Black social worker Tasered by City of London police treated like ‘wild animal’

Black social worker Tasered by City of London police treated like ‘wild animal’


A black social worker who was Tasered and knocked unconscious during a roadside stop says police treated him like a “wild animal.”

Edwin Afriyie, 36, is suing City of London police after suffering a head injury and suicidal thoughts following the incident.

He was driving three friends back from a party in east London when he was pulled over by police in the City.

During discussions with officers he was Tasered and fell backwards, hitting his head on a stone window ledge.

Afriyie spent much of his working life trying to improve trust between young black Londoners and the police. Yet he believes he was singled out because he was a black man driving a Mercedes coupe.

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“I was always a big supporter of trying to bring the police and the community together. I tried to push that so hard over my career.

“But who am I to do that now? I’ve seen for myself that no matter how much you try there’s still racism in the police.”

Officers told Afriyie they had pulled him over because they believed he was speeding but he denied this, pointing out the road had speed bumps.

They breathalysed him but the machine kept registering an inconclusive result. As the designated driver that night, Afriyie said he had not been drinking, but with no result, he was told he was going to be arrested.

He was asked to put his hands behind his back to be handcuffed but did not, saying that he had been told to stop blowing into the device.

Body-worn video evidence is expected to show that his arms were folded and he was speaking to his friend when a Taser was discharged into his chest.

A civil case over the incident, which took place on King William Street on 7 April 2018 is due to be heard in London’s high court at the end of June.

It will argue that officers used unlawful force that amounted to misfeasance in public office. City of London police deny any liability.

The case comes as Priti Patel announced this week that volunteer special constables will be authorised to carry Tasers if they complete training.

Afriyie, who lives in Hayes, west London, said: “I’d done nothing for them to treat me like this and make me feel like a wild animal that’s escaped the jungle. If I was white I would not have experienced this in my life.

“I had done step by step everything that they had asked me to. I just felt violated.”

Police shouted warnings about a Taser but Afriyie said this did not register in the chaos when he was surrounded by five officers.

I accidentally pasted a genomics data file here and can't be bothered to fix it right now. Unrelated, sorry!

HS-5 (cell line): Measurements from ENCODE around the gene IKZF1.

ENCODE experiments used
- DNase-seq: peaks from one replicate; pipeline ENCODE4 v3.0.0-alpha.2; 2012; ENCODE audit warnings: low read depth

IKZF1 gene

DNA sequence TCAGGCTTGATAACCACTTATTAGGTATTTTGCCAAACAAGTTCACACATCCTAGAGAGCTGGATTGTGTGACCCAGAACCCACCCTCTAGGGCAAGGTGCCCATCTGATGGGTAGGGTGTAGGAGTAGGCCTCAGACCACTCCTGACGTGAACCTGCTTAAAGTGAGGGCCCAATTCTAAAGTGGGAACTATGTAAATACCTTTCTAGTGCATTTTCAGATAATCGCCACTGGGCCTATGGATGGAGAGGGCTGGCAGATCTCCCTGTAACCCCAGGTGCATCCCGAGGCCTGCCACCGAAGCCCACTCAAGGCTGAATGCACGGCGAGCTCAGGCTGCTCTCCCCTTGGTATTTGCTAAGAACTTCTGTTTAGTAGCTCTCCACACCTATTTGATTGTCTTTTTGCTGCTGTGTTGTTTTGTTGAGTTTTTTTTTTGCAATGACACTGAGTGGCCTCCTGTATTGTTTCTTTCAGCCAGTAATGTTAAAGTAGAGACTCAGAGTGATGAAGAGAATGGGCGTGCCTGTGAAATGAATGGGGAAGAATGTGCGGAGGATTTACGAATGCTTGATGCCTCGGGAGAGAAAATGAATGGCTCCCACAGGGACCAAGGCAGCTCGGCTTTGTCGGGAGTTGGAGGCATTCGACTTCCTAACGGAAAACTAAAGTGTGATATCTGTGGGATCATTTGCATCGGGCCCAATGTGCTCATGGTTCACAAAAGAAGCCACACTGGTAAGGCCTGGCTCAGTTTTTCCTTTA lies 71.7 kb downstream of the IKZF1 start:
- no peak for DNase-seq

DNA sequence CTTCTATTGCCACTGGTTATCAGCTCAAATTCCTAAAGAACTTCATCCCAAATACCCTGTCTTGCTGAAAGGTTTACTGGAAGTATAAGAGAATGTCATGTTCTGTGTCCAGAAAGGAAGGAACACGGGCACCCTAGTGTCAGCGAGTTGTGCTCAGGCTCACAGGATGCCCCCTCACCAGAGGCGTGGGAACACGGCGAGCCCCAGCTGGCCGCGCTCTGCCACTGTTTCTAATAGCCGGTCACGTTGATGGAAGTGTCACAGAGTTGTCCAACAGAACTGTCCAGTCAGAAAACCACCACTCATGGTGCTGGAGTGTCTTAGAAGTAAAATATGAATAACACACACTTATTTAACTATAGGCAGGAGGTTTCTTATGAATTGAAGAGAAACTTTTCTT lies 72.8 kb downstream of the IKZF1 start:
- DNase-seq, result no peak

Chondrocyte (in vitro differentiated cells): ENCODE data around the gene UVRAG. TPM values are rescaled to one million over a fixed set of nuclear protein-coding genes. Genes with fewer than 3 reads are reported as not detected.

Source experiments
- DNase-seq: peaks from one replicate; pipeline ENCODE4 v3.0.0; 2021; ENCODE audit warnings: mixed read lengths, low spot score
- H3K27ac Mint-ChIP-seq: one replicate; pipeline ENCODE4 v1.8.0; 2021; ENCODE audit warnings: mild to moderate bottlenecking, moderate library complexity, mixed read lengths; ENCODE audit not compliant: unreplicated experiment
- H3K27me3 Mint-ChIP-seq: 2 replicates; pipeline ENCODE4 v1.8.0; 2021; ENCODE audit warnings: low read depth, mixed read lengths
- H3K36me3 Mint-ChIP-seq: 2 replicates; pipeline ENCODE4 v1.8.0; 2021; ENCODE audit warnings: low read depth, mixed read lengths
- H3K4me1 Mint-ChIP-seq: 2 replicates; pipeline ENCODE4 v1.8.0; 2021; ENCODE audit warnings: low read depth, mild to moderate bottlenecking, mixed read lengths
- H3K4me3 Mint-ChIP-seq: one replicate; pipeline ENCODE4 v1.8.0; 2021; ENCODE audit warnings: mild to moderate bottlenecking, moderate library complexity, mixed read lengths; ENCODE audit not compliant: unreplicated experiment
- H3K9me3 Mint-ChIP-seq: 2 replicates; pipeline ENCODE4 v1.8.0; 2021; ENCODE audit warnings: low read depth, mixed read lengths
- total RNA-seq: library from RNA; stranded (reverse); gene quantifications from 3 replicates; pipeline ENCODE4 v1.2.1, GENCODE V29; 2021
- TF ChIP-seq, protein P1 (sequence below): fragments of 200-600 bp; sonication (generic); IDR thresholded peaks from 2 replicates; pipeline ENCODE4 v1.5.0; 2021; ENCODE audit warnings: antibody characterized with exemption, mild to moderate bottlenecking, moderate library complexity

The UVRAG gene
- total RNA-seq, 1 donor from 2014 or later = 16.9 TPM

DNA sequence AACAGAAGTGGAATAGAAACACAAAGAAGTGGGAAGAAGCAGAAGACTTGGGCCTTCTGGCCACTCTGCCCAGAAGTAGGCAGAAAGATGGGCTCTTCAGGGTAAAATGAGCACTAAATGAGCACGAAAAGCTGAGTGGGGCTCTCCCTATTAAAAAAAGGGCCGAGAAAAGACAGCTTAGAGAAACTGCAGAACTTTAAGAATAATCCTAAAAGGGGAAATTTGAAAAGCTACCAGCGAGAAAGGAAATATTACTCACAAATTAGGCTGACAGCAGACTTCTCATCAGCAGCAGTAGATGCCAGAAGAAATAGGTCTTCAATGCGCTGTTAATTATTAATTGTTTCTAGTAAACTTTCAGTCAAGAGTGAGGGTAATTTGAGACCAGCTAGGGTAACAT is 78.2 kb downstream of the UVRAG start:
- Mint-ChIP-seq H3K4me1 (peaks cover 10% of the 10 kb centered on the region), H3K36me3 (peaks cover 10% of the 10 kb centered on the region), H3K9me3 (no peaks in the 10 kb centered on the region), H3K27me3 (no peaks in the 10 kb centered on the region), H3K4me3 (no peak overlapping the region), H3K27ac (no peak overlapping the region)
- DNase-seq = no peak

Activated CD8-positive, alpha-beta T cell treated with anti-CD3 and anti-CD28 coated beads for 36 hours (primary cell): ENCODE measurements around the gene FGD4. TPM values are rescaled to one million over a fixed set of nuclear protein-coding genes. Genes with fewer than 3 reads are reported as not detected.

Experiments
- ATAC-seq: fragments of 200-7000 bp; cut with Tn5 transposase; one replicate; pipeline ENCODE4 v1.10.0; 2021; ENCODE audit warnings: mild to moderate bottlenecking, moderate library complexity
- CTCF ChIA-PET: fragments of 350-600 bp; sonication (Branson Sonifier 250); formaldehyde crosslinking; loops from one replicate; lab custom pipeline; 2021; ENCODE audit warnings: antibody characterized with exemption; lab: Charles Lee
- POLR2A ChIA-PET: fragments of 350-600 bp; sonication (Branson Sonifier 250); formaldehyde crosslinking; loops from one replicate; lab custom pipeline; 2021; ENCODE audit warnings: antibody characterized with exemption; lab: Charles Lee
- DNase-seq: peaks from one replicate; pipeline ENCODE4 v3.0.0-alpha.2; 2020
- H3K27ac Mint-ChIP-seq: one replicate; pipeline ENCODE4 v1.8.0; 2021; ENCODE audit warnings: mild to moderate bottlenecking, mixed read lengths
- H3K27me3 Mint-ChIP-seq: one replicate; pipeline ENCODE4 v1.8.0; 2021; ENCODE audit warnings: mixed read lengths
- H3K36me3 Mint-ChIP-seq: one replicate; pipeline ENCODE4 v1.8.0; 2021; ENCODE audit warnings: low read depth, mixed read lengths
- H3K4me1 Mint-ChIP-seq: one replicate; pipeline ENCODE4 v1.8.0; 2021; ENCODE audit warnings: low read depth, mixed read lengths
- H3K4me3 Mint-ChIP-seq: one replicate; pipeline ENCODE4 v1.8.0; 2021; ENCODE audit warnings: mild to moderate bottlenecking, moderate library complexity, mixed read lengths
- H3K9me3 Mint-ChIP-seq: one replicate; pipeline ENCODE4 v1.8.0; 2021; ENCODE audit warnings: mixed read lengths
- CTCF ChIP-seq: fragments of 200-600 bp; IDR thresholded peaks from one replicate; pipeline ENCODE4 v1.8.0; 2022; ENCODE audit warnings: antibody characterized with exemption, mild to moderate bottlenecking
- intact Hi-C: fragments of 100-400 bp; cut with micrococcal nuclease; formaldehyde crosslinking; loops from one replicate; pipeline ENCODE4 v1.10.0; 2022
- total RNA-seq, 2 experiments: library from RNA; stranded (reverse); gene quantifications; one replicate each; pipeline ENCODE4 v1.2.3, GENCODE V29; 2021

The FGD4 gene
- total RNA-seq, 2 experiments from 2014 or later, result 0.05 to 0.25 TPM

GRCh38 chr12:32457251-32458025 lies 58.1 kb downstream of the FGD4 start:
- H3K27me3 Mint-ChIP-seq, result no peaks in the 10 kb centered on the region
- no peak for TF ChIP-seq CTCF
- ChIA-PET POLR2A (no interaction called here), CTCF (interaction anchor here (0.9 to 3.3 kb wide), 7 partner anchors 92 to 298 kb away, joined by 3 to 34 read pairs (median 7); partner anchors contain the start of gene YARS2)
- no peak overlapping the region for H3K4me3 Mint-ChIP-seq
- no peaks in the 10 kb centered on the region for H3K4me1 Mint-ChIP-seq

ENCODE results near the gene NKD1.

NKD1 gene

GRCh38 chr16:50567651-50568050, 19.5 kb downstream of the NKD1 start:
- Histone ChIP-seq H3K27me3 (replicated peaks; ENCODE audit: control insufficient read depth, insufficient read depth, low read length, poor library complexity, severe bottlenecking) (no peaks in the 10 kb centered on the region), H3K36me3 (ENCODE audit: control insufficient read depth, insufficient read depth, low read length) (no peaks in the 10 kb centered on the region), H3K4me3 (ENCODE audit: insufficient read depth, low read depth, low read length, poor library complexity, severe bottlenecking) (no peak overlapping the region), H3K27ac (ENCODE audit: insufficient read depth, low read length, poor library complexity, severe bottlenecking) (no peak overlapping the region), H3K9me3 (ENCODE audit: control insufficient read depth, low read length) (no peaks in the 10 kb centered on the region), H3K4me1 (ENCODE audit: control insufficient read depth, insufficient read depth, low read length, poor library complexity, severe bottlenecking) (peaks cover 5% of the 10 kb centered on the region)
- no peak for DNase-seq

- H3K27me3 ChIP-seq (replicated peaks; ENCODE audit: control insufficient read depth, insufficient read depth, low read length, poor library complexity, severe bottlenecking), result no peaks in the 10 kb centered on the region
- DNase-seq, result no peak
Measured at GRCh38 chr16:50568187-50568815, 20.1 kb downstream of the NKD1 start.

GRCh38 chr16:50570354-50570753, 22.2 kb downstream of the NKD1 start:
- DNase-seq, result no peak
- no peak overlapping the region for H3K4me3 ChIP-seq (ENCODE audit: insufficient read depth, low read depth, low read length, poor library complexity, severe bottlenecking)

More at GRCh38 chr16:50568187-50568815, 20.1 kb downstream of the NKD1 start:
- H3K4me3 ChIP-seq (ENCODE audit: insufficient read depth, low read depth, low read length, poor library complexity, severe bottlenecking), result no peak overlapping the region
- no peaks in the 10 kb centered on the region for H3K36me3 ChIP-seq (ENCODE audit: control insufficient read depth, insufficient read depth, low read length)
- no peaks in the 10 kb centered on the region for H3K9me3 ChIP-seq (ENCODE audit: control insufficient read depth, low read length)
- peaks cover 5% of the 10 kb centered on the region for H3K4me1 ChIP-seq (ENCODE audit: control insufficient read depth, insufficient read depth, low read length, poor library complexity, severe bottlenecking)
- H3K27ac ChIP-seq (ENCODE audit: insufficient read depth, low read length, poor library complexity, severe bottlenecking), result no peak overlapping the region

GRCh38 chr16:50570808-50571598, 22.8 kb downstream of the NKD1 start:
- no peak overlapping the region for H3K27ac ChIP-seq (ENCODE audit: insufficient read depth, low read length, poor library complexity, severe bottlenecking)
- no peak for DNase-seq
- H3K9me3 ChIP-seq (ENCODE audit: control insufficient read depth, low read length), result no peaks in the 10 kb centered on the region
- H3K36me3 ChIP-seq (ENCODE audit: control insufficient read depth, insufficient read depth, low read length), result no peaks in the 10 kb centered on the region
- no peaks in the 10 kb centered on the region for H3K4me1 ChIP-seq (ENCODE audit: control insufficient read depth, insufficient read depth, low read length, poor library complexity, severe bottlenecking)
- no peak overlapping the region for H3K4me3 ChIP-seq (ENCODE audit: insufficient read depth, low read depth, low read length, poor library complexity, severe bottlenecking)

Reports from medical experts say he briefly lost consciousness and suffered a minor traumatic brain injury.

He was handcuffed while incapacitated on the pavement and escorted by ambulance to the Royal London hospital. His handcuffs were only removed after it was requested by medical staff.

“The police are here to protect and serve but I felt that I was a victim of a gang attack and the gang in question was the police,” Afriyie said.

Police records of the incident to justify the use of potentially lethal force contradict the video evidence, according to Afriyie’s lawyer.

In written accounts of the incident, one officer claimed Afriyie “reached for his pocket,” while others said he adopted a “fighting stance,” became “physically” aggressive and showed “aggressive resistance”.

Yet his lawyer Kevin Donoghue said body worn footage to be reviewed in court will show that none of this happened. He said that while Afriyie was vocally protesting, he presented no threat to officers and that there was no justification for Tasering him.

Donoghue said: “This was an overt abuse of power. The officers too readily considered using the most lethal force available to them too quickly.

“My client’s strength and threat level was pre-judged due to his ethnicity. Sadly, it is a common experience of black men in London.”

A psychiatric report says he suffered from post-traumatic stress disorder and depression after the incident.

He was off work for more than three months afterwards and had suicidal thoughts. In the aftermath, he describes severe headaches, “extreme” photosensitivity and dizziness.

He was charged with failure to provide a sample for analysis. But when the prosecution was ordered by magistrates to provide body-worn camera footage it dropped the case.

Ian Younger, Deputy Director of Professional Standards at the City of London police, said the force was aware of the civil claim and that “it would not be appropriate to comment further at this time.”

Emily Dugan